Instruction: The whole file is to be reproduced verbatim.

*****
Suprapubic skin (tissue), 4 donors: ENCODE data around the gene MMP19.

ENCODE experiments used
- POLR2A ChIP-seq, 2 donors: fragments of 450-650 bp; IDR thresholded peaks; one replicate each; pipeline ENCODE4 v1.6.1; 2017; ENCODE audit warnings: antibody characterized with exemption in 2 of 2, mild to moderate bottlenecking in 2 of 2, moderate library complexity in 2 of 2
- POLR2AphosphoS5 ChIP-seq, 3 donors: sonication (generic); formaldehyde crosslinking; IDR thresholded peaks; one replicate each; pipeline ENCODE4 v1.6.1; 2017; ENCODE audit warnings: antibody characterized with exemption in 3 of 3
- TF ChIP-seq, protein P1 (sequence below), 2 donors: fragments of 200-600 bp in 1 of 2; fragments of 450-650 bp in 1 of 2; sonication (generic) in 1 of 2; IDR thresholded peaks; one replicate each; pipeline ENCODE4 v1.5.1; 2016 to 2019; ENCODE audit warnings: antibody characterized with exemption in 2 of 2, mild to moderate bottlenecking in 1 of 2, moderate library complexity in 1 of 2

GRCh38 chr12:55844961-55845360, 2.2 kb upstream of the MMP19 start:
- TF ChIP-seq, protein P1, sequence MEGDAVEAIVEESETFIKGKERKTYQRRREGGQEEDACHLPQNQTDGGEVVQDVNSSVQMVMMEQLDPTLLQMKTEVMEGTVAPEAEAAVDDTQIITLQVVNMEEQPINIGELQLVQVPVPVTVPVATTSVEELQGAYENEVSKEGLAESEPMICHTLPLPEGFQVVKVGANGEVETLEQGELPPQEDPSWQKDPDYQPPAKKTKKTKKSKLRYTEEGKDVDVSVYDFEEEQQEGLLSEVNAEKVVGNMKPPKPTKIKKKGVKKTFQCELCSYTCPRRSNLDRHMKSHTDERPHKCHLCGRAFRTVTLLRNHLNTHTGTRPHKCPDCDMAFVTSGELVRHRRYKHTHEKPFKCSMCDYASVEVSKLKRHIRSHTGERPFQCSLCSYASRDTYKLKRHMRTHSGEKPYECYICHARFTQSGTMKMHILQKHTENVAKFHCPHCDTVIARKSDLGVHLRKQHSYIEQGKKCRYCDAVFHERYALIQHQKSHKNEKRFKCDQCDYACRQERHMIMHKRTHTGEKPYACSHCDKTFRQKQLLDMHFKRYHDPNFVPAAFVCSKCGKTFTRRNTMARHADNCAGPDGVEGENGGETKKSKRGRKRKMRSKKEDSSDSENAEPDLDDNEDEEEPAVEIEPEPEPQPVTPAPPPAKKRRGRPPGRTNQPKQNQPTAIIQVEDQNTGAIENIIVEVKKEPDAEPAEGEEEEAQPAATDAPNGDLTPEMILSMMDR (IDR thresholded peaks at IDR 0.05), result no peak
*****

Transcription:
Suprapubic skin (tissue), 4 donors: ENCODE data around the gene MMP19.

ENCODE experiments used
- POLR2A ChIP-seq, 2 donors: fragments of 450-650 bp; IDR thresholded peaks; one replicate each; pipeline ENCODE4 v1.6.1; 2017; ENCODE audit warnings: antibody characterized with exemption in 2 of 2, mild to moderate bottlenecking in 2 of 2, moderate library complexity in 2 of 2
- POLR2AphosphoS5 ChIP-seq, 3 donors: sonication (generic); formaldehyde crosslinking; IDR thresholded peaks; one replicate each; pipeline ENCODE4 v1.6.1; 2017; ENCODE audit warnings: antibody characterized with exemption in 3 of 3
- TF ChIP-seq, protein P1 (sequence below), 2 donors: fragments of 200-600 bp in 1 of 2; fragments of 450-650 bp in 1 of 2; sonication (generic) in 1 of 2; IDR thresholded peaks; one replicate each; pipeline ENCODE4 v1.5.1; 2016 to 2019; ENCODE audit warnings: antibody characterized with exemption in 2 of 2, mild to moderate bottlenecking in 1 of 2, moderate library complexity in 1 of 2

GRCh38 chr12:55844961-55845360, 2.2 kb upstream of the MMP19 start:
- TF ChIP-seq, protein P1, sequence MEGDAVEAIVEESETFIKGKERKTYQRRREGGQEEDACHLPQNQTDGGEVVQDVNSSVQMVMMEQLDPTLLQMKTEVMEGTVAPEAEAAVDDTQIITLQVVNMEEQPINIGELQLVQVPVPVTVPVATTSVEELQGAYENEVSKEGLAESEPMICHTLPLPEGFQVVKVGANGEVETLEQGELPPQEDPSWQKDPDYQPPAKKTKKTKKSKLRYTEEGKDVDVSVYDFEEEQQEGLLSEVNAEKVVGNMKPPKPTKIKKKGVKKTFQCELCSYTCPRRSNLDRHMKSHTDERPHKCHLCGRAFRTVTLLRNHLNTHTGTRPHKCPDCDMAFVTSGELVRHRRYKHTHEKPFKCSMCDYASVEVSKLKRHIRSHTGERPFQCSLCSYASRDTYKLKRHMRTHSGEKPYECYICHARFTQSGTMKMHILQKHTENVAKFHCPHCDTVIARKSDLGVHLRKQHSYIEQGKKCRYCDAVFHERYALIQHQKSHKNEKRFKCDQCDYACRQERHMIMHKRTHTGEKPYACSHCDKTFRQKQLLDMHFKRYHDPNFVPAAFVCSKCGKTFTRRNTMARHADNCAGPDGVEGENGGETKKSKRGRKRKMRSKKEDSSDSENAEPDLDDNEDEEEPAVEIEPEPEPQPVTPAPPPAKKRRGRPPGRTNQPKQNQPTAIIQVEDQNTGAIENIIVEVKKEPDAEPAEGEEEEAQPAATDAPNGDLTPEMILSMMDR (IDR thresholded peaks at IDR 0.05), result no peak